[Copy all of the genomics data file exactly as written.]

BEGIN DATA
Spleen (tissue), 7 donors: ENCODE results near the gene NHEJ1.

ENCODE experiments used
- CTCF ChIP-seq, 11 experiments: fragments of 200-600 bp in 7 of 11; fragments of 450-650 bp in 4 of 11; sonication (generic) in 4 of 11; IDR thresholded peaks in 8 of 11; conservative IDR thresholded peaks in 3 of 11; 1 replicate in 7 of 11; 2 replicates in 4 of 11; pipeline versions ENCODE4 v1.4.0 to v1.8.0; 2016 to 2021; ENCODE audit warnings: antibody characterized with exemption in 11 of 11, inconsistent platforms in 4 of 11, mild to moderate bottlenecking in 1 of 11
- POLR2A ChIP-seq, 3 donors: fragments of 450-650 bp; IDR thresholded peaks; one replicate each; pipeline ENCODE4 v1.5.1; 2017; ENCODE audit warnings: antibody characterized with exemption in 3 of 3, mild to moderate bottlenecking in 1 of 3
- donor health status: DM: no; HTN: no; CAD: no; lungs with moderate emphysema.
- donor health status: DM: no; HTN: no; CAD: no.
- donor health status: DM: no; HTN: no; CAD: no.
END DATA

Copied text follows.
Spleen (tissue), 7 donors: ENCODE results near the gene NHEJ1.

ENCODE experiments used
- CTCF ChIP-seq, 11 experiments: fragments of 200-600 bp in 7 of 11; fragments of 450-650 bp in 4 of 11; sonication (generic) in 4 of 11; IDR thresholded peaks in 8 of 11; conservative IDR thresholded peaks in 3 of 11; 1 replicate in 7 of 11; 2 replicates in 4 of 11; pipeline versions ENCODE4 v1.4.0 to v1.8.0; 2016 to 2021; ENCODE audit warnings: antibody characterized with exemption in 11 of 11, inconsistent platforms in 4 of 11, mild to moderate bottlenecking in 1 of 11
- POLR2A ChIP-seq, 3 donors: fragments of 450-650 bp; IDR thresholded peaks; one replicate each; pipeline ENCODE4 v1.5.1; 2017; ENCODE audit warnings: antibody characterized with exemption in 3 of 3, mild to moderate bottlenecking in 1 of 3
- donor health status: DM: no; HTN: no; CAD: no; lungs with moderate emphysema.
- donor health status: DM: no; HTN: no; CAD: no.
- donor health status: DM: no; HTN: no; CAD: no.